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I've a SuperController which will be inherited from all the controllers. In the constructor I'm trying to populate the ViewData using the ControllerName and the ActionName.

I'm not going to pass the ControllerName and the ActionName as the ViewData. I've a method that needs the ControllerName and the ActionName and I need to pass the return value of the method as the ViewData.

How can I do that?

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4 Answers 4

Don't use ViewData. Use this in your Site.Master instead:

<%= ViewContext.RouteData.Values["Controller"] %>
<%= ViewContext.RouteData.Values["Action"] %>

SO - Getting the name of the controller and action method in the view in ASP.Net MVC

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Try this:

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If you use custom routing (e.g language/controller/action) controller may not be the first entry. –  TrueBlueAussie Aug 20 at 13:14

Assuming that I'm reading your post correctly, and you're not trying to access the controller/action names in the view, but INSTEAD trying to do something with them, and put the result into the viewdata:

You can't do it in the constructor because the context hasn't been created yet. You need to override the Initialize method:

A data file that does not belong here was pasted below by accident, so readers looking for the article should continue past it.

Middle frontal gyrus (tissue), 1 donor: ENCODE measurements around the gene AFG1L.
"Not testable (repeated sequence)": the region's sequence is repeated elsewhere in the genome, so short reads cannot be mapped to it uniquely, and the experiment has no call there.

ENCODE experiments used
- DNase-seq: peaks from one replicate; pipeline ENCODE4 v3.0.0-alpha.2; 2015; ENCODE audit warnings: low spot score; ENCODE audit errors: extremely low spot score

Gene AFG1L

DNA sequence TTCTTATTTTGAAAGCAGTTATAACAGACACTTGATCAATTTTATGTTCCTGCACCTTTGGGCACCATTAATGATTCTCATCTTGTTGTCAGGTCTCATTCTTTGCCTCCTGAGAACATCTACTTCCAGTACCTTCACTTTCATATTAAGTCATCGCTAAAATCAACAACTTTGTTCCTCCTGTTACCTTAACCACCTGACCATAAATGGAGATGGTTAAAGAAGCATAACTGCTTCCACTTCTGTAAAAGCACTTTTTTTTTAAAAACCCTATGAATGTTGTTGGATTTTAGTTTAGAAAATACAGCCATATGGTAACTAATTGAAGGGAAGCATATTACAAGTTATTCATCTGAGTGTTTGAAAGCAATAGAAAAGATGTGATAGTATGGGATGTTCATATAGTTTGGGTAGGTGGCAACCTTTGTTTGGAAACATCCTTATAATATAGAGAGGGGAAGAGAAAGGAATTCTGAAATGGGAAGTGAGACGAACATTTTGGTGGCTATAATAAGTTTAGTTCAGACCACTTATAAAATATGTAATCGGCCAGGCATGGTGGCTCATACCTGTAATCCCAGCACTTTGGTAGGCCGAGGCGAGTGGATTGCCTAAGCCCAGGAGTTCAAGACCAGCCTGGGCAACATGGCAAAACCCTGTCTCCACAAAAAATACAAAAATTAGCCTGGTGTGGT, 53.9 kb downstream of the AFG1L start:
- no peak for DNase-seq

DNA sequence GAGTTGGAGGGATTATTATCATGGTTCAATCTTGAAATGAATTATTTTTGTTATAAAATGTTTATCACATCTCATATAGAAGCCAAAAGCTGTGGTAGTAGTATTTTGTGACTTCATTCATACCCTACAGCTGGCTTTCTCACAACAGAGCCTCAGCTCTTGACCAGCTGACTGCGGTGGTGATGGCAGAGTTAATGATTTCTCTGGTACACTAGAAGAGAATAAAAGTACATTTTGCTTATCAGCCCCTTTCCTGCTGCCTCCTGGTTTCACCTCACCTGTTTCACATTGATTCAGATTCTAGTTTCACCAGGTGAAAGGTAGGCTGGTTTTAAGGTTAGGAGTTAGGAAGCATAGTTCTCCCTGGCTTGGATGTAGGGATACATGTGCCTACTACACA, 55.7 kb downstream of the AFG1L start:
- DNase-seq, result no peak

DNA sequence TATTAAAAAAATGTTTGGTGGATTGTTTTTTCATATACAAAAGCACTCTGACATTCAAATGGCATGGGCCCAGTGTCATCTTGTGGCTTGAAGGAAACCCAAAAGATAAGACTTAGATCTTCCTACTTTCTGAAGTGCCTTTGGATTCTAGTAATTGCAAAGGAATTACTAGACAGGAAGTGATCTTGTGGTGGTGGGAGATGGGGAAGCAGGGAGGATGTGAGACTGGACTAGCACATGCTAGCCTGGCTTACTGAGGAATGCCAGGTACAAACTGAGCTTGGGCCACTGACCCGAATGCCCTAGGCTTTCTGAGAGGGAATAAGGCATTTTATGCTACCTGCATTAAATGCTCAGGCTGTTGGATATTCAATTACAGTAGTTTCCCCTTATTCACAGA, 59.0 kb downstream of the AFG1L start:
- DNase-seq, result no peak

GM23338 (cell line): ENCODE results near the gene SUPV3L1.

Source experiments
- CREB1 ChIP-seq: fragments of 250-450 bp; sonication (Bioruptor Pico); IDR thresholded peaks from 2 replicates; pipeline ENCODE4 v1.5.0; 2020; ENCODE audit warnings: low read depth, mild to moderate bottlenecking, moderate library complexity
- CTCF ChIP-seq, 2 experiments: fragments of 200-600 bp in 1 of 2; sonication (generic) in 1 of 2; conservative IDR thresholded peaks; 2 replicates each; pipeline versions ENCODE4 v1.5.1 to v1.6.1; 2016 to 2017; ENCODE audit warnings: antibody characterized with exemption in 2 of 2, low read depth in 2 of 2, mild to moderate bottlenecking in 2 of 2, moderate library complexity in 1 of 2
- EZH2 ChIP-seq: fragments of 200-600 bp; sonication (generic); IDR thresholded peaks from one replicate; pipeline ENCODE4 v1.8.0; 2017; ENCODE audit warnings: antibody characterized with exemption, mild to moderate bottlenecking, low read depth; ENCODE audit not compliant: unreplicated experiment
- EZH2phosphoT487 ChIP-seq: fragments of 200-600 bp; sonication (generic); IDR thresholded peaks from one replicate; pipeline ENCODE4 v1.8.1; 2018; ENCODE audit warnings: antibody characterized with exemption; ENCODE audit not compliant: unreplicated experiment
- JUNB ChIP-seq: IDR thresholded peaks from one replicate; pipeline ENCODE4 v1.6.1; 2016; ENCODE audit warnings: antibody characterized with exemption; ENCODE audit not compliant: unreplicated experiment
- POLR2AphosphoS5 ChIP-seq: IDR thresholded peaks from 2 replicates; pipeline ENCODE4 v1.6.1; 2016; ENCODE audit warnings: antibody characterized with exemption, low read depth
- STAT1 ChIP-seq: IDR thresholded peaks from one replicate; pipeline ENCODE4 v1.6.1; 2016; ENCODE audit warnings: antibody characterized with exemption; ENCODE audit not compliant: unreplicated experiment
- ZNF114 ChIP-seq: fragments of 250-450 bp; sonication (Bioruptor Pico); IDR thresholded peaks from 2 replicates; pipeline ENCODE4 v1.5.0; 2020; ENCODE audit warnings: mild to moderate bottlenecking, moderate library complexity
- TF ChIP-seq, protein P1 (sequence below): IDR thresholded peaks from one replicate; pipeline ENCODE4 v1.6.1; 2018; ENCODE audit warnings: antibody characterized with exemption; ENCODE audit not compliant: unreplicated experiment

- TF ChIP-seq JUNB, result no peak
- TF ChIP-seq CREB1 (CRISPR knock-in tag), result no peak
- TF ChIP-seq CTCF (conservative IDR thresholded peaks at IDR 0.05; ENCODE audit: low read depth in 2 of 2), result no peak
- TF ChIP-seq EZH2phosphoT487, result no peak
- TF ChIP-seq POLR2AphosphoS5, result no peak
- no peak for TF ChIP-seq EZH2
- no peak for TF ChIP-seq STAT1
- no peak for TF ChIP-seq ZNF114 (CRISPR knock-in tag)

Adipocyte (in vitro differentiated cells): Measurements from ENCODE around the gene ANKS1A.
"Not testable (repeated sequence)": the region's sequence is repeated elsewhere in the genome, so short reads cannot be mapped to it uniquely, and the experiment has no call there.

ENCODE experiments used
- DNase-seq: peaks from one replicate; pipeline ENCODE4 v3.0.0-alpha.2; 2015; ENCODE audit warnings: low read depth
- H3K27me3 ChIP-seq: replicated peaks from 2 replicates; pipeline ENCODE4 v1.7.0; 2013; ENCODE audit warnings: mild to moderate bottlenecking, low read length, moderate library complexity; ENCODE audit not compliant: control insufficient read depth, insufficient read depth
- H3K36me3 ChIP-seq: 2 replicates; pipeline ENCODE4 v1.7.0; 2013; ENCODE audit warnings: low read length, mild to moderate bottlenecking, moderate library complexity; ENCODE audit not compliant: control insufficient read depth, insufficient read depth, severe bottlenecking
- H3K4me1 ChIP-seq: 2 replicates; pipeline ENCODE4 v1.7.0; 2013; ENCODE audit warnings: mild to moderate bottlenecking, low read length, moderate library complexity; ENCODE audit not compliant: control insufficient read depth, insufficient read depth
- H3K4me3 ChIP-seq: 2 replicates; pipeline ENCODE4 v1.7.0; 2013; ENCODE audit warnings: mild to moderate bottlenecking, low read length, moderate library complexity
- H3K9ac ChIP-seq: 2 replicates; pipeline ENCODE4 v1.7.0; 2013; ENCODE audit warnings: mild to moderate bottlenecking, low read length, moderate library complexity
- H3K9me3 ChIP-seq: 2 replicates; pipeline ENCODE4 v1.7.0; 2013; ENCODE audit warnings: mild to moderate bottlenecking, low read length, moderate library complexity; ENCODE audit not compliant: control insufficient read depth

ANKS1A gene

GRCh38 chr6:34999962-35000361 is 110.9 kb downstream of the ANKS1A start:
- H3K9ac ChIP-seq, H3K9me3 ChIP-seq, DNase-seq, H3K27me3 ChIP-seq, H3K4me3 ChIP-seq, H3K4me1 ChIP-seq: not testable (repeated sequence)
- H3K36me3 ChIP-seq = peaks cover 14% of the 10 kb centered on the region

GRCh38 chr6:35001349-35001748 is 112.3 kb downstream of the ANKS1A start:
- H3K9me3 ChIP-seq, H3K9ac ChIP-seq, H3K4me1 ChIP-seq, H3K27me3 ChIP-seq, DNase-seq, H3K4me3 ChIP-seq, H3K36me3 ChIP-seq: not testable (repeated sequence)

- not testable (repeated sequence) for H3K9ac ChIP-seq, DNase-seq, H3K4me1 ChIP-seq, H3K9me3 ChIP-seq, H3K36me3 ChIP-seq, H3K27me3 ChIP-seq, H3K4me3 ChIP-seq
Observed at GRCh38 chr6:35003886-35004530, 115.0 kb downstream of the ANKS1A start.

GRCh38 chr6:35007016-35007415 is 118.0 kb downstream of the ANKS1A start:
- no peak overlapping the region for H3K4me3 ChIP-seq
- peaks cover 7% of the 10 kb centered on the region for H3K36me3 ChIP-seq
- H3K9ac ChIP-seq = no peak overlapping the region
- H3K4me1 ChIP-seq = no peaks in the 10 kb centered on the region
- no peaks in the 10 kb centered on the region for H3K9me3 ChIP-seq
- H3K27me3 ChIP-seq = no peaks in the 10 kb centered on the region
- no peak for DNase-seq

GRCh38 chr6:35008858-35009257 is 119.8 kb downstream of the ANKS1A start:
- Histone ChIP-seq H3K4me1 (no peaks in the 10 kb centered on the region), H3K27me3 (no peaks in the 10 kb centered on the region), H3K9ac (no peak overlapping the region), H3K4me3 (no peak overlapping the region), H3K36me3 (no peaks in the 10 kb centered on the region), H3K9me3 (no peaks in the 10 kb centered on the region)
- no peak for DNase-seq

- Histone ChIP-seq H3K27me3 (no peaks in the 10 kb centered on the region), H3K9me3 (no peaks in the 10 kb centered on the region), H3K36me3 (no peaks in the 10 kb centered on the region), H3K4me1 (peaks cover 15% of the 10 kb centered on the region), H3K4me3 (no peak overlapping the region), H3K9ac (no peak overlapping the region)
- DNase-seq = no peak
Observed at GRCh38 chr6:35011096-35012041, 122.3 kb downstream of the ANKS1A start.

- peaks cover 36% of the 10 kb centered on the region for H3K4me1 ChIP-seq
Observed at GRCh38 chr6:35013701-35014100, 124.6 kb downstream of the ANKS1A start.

protected override void Initialize(System.Web.Routing.RequestContext requestContext)

        //here the routedata is available
        ViewData["controller_name"] = (ControllerContext.RouteData.Values["Controller"];

(Note that you could pass in just the ControllerContext.RouteData to your function and let it pick the values it needs.)

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I needed to get at these alot from views, and I hit it from a slightly different angle--I wrote a few extension methods to HtmlHelper to give the current ControllerName and ActionName. A bit easier to handle as you don't need to worry about diving into the ViewData[] bag or injecting stuff at appropriate places.

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I would think such extension methods would be better suited for UrlHelper, rather than HtmlHelper. Those two values really have nothing to do with HTML. –  David Brown Aug 7 '09 at 20:15
Good point--I think the implementation might have even got refactored that way. Theory is roughly the same in either case--pull it out rather than push it in. –  Wyatt Barnett Aug 7 '09 at 20:30

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